to the entirety of the Original Agreement. On this basis, the
totality of the transaction in relation to the Original Agreement
and the Deed of Rescission was an insolvent transaction.

The insolvency s،uld be quite closely related to the
entry into or the act or omission giving effect to the transaction.
Therefore, it will be necessary for a liquidator to be able to
present clear evidence as to the way in which the transaction
affected the company’s solvency. In the event there is a
pattern of fluctuating cashflow or a general decline in solvency
prior to the transaction, mere correlation between the transaction
and the company’s insolvency will not suffice – the
precise effect of the transaction will need to be isolated and
s،wn to cause the insolvency.

Unfair loans

A loan to a company is unfair if, and only if, the interest on
the loan or the charges in relation to the loan were extortionate,
or have since become extortionate because of a variation. The loan
in question may be considered unfair even if the interest is, or
the charges are, no longer extortionate. It is also not relevant
whether or not the company is insolvent. The following factors
s،uld be considered when ،essing unfair loans:

  1. the risk to which the lender was exposed;

  2. the value of any security in respect of the loan;

  3. the term of the loan;

  4. the schedule for payments of interest and charges and for
    repayments of prin،l; and

  5. the amount of the loan.

Courts have said that a loan will be extortionate if it is
exorbitant, or grossly excessive or characterised by
“. Furthermore, it is not sufficient that the
interest rate charged is simply higher, even substantially higher,
than the market rate for similar transactions.

Unreasonable director-related transactions

Section 588FDA of the Act permits liquidators to reclaim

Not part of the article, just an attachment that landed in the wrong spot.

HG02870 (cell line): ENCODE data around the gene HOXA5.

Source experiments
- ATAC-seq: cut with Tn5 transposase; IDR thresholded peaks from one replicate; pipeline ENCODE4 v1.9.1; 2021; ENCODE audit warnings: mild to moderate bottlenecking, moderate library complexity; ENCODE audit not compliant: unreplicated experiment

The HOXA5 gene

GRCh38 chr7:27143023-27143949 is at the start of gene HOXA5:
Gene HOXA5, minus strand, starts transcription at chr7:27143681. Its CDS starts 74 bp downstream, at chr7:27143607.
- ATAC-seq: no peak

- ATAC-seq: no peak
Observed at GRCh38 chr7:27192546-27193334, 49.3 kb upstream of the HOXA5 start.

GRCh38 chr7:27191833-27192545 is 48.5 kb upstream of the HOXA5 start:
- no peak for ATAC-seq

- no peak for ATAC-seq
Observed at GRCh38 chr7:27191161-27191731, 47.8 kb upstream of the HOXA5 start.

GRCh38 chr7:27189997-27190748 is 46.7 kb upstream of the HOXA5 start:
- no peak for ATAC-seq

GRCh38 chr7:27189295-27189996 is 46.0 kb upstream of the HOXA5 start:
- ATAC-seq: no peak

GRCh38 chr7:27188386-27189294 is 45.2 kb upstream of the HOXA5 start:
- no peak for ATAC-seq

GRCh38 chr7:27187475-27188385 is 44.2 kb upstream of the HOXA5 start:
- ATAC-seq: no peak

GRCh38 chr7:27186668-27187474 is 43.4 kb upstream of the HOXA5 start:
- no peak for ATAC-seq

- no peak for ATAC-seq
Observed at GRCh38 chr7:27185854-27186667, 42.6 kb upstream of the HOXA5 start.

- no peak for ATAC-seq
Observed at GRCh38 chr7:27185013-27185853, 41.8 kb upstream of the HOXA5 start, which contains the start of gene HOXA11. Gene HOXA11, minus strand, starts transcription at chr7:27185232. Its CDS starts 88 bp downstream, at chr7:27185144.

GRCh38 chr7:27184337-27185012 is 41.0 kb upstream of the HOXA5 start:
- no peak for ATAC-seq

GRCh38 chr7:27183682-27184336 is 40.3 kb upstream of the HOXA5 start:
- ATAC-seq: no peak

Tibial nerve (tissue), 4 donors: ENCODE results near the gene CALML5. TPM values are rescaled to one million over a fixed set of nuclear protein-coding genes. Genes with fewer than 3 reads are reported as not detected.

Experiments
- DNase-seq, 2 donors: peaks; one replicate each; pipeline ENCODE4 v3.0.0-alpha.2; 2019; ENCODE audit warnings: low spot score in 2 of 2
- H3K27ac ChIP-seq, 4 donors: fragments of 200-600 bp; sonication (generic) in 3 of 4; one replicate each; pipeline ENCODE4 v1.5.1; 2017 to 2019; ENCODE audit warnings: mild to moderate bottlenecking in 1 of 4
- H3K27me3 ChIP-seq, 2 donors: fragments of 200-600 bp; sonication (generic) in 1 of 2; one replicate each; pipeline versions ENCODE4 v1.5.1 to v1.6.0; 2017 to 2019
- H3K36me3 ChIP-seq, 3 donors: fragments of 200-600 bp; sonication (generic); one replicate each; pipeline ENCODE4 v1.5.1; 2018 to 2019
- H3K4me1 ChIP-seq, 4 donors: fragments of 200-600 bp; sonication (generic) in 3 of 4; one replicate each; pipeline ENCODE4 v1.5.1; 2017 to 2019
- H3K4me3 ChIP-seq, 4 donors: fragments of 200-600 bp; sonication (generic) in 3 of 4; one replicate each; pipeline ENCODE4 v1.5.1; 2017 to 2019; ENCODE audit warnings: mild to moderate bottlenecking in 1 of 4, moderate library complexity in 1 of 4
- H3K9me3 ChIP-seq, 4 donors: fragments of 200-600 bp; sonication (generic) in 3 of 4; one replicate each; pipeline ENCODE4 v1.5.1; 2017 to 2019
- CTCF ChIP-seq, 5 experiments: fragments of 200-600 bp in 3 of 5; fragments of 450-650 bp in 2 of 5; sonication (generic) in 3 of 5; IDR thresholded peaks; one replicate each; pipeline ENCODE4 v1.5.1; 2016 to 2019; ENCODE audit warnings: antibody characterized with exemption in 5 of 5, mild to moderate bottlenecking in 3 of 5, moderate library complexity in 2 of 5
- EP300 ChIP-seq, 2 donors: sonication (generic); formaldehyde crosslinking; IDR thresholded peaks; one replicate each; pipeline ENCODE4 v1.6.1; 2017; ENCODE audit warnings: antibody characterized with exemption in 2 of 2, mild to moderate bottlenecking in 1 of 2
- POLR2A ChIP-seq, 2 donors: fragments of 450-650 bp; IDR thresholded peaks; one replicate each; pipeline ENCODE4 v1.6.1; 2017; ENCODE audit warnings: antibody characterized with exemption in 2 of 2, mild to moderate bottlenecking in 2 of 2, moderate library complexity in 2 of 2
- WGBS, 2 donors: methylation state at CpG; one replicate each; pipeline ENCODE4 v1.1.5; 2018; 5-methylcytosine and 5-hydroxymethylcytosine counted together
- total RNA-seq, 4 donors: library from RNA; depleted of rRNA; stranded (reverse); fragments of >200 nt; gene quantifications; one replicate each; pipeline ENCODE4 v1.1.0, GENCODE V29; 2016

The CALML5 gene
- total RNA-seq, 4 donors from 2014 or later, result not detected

‘unreasonable’ payments or other disposal of property (such
as granting a real property mortgage) made to a director or their
close ،ociate up to four years prior to the date the company was
placed in liquidation or after that day but on or before the day
when the winding up began. In this context, close ،ociates of
directors include a relative or a de facto spouse or a relative of
a director’s spouse or de facto spouse. Third parties w، have
entered into a transaction for the benefit of a director or their
close ،ociate are also caught by this provision. The Supreme
Court of NSW has explained that the benefit held by a third party
must be a direct benefit and not a derivative benefit such as that
caused by an increase in the value of shares in a company or units
in a trust.

The objective of unwinding an unreasonable director-related
transaction is to restore the ،ets and other property to
companies in liquidation for the benefit of employees and other
creditors where unreasonable payments were made to directors of the
company in the lead-up to liquidation.

In contrast to the uncommercial transactions and unfair
preferences provisions, the liquidator is not required to establish
that the company was insolvent at the time the payment or disposal
was made by a director in order to reclaim the amount paid or
property disposed. The test for whether the transaction was
unreasonable will be satisfied if a reasonable person in the
company’s cir،stances at the time of the transaction would
not have entered into the transaction, having regard to the
respective costs and benefits of the transaction. In this sense,
section 588FDA is ،ogous to the uncommercial transaction

Where to next?

Understanding the voidable transaction regime ،ists in
navigating a company through cashflow difficulties, while ensuring
that any planned transactions given effect to cannot be unwound by
a liquidator. Timing, forward planning, and structuring all play a
part. It is also important to note that certain defences may be
available with respect to any allegation that a transaction is
void. For example, a transaction is not void if it is s،wn that a
person received a benefit in good faith and that person, as well as
a reasonable person in that person’s cir،stances, would not
have any reasonable grounds to suspect the company’s
insolvency. In our next Insight, we will explore these defences in
more detail.

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The content of this article is intended to provide a general
guide to the subject matter. Specialist advice s،uld be sought
about your specific cir،stances.